Compelling epidemiological evidence shows a strong positive correlation of obesity with thyroid cancer. In vivo studies have provided molecular evidence that high-fat-diet-induced obesity promotes thyroid cancer progression by aberrantly activating leptin-JAK2-STAT3 signaling in a mouse model of thyroid cancer (Thrb PV/PV Pten +/ − mice). The Thrb PV/PV Pten +/ − mouse expresses a dominantly negative thyroid hormone receptor β (denoted as PV) and a deletion of one single allele of the Pten gene. The Thrb PV/PV Pten +/ − mouse spontaneously develops follicular thyroid cancer, which allows its use as a preclinical mouse model to test potential therapeutics. We recently showed that inhibition of STAT3 activity by a specific inhibitor markedly delays thyroid cancer progression in high-fat-diet-induced obese Thrb PV/PV Pten +/ − mice (HFD-Thrb PV/PV Pten +/ − mice). Further, metformin, a widely used antidiabetic drug, blocks invasion and metastasis, but not thyroid tumor growth in HFD-Thrb PV/PV Pten +/ − mice. To improve efficacy in reducing thyroid tumor growth, we treated HFD-Thrb PV/PV Pten +/ − with JQ1, a potent inhibitor of the activity of bromodomain and extraterminal domain (BET) and with metformin. We found that the combined treatment synergistically suppressed thyroid tumor growth by attenuating STAT3 and ERK signaling, resulting in decreased anti-apoptotic key regulators such as Mcl-1, Bcl-2 and survivin and increased pro-apoptotic regulators such as Bim, BAD and cleave caspase 3. Furthermore, combined treatment of JQ1 and metformin reduced cMyc protein levels to suppress vascular invasion, anaplasia and lung metastasis. These findings indicate that combined treatment is more effective than metformin alone and suggest a novel treatment modality for obesity-activated thyroid cancer.
Sunmi Park, Mark C Willingham, Jun Qi and Sheue-Yann Cheng
Benjamin Boyerinas, Sun-Mi Park, Annika Hau, Andrea E Murmann and Marcus E Peter
MicroRNAs (miRNAs or miRs) are small noncoding RNAs capable of regulating gene expression at the translational level. Current evidence suggests that a significant portion of the human genome is regulated by microRNAs, and many reports have demonstrated that microRNA expression is deregulated in human cancer. The let-7 family of microRNAs, first discovered in Caenorhabditis elegans, is functionally conserved from worms to humans. The human let-7 family contains 13 members located on nine different chromosomes, and many human cancers have deregulated let-7 expression. A growing body of evidence suggests that restoration of let-7 expression may be a useful therapeutic option in cancers, where its expression has been lost. In this review, we discuss the role of let-7 in normal development and differentiation, and provide an overview of the relationship between deregulated let-7 expression and tumorigenesis. The regulation of let-7 expression, cancer-relevant let-7 targets, and the relationship between let-7 and drug sensitivity are highlighted.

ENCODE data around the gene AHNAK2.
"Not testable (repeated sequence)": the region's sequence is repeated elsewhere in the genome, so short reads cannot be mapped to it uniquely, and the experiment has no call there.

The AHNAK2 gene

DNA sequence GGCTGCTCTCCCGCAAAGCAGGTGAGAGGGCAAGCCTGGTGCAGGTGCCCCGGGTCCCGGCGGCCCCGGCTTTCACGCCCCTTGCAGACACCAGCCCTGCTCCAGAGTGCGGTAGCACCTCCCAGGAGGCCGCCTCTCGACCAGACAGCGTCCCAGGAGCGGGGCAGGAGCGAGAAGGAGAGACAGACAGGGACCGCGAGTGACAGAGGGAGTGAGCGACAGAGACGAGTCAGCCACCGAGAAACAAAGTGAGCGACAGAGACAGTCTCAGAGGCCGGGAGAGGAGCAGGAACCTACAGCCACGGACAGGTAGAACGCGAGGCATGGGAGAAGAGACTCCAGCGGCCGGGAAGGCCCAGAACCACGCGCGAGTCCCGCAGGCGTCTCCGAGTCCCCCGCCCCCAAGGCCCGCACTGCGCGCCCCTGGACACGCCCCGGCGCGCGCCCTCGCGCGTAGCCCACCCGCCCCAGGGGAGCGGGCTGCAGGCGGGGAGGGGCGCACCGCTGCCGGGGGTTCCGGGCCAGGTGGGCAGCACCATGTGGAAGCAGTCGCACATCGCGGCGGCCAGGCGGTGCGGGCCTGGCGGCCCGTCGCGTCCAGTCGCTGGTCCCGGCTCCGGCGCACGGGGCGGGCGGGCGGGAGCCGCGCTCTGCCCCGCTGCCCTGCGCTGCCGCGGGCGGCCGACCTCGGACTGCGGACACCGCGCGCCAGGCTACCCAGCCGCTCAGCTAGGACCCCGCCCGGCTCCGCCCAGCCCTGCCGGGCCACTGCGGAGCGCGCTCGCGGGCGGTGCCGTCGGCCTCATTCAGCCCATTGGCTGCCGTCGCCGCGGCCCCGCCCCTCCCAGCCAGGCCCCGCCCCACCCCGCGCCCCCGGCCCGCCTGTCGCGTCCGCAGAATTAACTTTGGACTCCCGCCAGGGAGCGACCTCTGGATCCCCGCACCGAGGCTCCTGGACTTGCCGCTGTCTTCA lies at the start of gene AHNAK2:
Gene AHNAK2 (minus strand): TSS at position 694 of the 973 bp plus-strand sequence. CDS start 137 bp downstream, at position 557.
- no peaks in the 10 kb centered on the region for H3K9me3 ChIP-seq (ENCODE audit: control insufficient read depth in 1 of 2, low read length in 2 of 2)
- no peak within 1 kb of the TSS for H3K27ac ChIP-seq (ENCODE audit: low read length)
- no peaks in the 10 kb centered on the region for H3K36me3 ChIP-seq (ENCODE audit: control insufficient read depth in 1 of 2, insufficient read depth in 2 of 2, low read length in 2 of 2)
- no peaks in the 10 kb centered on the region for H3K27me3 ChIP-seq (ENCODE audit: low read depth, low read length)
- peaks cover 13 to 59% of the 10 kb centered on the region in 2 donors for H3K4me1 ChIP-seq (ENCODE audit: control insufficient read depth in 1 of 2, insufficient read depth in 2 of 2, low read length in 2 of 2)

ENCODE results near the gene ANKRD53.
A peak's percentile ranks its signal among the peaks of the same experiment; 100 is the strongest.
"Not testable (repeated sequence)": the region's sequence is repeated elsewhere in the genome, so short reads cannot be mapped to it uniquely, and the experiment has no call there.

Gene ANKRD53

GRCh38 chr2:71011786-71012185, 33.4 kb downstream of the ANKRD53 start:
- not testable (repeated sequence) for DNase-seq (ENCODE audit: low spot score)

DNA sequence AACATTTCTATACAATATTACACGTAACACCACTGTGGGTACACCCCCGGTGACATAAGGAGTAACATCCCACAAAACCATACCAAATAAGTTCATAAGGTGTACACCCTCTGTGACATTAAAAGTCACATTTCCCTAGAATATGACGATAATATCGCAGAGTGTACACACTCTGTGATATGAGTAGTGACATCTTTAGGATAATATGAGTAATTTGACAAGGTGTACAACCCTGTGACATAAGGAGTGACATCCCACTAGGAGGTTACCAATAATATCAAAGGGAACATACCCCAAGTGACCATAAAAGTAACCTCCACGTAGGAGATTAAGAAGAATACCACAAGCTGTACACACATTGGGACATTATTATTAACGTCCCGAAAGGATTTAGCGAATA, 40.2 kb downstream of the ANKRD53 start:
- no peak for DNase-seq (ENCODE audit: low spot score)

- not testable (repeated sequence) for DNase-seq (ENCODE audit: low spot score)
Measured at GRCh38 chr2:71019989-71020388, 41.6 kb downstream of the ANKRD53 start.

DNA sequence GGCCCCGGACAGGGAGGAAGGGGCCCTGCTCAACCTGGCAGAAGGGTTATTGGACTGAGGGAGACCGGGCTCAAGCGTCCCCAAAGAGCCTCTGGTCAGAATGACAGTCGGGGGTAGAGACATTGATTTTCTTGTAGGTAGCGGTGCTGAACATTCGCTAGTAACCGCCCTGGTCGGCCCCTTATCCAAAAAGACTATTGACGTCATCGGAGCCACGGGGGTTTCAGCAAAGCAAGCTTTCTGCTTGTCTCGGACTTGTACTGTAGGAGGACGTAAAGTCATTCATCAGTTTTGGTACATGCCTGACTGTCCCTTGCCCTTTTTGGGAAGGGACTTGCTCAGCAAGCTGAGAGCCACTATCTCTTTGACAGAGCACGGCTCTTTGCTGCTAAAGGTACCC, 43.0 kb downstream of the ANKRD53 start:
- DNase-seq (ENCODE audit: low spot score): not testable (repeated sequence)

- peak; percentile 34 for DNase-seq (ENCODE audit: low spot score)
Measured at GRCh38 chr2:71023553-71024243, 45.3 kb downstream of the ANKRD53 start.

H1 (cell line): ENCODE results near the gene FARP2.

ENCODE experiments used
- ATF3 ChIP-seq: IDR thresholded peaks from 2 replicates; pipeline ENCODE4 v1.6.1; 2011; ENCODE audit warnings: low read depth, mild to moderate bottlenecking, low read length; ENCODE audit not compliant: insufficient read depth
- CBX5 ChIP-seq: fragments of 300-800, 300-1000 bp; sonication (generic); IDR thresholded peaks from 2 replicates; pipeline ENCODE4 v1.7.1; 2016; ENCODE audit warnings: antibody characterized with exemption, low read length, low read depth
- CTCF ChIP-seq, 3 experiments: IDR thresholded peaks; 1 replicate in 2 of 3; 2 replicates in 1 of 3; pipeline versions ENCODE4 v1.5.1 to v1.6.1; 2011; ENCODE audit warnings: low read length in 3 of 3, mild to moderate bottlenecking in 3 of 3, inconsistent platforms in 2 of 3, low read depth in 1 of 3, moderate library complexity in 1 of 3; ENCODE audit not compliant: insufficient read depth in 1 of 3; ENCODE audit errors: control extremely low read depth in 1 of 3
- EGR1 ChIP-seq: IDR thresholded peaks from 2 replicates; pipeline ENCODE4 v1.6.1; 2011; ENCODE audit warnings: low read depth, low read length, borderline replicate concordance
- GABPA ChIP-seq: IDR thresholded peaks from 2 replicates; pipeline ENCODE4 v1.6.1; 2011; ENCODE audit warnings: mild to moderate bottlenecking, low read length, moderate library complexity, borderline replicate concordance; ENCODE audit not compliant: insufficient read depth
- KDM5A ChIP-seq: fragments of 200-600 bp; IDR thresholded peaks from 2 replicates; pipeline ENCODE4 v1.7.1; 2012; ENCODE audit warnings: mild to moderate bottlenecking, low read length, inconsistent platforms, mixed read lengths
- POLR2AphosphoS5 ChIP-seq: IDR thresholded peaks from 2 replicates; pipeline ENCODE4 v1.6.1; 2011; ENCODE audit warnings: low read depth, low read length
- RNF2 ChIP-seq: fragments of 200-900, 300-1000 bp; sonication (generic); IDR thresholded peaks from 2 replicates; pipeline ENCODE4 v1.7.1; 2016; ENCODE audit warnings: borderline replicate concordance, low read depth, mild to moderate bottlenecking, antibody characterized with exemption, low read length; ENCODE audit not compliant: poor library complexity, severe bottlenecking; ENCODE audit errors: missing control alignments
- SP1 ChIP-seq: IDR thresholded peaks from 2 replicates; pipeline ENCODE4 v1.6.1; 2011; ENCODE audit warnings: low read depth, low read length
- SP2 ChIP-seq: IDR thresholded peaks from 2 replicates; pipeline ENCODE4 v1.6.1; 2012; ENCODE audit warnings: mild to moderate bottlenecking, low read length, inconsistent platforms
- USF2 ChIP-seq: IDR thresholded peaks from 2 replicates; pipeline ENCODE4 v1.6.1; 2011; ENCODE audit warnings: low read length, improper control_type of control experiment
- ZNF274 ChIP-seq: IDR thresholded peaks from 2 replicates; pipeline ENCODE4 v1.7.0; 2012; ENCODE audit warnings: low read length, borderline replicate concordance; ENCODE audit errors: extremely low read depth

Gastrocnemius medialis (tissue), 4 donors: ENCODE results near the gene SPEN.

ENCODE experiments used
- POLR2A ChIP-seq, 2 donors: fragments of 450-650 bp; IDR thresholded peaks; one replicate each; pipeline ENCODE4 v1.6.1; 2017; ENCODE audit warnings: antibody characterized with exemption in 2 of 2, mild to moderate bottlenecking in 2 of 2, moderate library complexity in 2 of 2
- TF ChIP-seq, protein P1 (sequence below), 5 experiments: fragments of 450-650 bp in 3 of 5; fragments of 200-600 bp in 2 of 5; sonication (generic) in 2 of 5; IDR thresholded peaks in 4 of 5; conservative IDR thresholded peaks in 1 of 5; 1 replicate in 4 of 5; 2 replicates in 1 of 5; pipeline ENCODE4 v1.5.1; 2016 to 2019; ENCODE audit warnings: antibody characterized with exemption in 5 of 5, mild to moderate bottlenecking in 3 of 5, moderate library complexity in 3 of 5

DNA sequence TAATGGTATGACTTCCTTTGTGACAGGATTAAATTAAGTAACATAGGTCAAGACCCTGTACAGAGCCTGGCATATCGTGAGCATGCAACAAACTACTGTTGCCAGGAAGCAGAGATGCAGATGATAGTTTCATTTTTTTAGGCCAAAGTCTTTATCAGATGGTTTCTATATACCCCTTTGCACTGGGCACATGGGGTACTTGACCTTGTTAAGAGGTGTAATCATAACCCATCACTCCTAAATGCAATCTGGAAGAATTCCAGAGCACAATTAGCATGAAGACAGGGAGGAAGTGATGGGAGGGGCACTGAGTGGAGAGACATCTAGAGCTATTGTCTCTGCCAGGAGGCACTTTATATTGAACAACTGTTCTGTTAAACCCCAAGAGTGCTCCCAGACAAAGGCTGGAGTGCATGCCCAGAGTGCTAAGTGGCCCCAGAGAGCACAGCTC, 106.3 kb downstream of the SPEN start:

Xuguang Zhu, Sunmi Park, Woo Kyung Lee and Sheue-yann Cheng
Anaplastic thyroid cancer (ATC) is an aggressive malignancy with limited treatment options. We explored novel treatment modalities by targeting epigenetic modifications using inhibitors of BET (e.g. BRD4) activity. We evaluated the efficacy in the treatment of ATC of a novel BET inhibitor, PLX51107 (PLX), currently in clinical trials for other solid tumors and hematologic malignancies, alone or combined with a MEK inhibitor, PD0325901(PD). To elucidate the effects of these inhibitors on growth of ATC, we treated ATC cells derived from patient tumors (THJ-11T and THJ-16T cells) and mouse xenograft tumors with inhibitors. We found PLX and PD inhibitors singly inhibited proliferation of both human ATC cells lines, but together exhibited stronger inhibition of proliferation. In mouse xenografts, the combination treatment almost totally blocked growth in xenograft tumors derived from both ATC cells. PD effectively attenuated MEK-ERK signaling, which was further enhanced by PLX in the combined treatment in cultured cells and tumors. Importantly, the combination of PLX and PD acted synergistically to suppress MYC transcription to increase p27 in decreasing tumor cell proliferation. PLX and PD cooperated to upregulate pro-apoptotic proteins to promote apoptosis. These two inhibitors converged to reduce the binding of BRD4 to the MYC promoter to suppress the MYC expression. These findings indicate that combined treatment of BET and MEK-ERK inhibitors was more effective to treat ATC than single targeted treatment. Synergistic suppression of MYC transcription via collaborative actions on chromatin modifications suggested that targeting epigenetic modifications could provide novel treatment opportunities for ATC.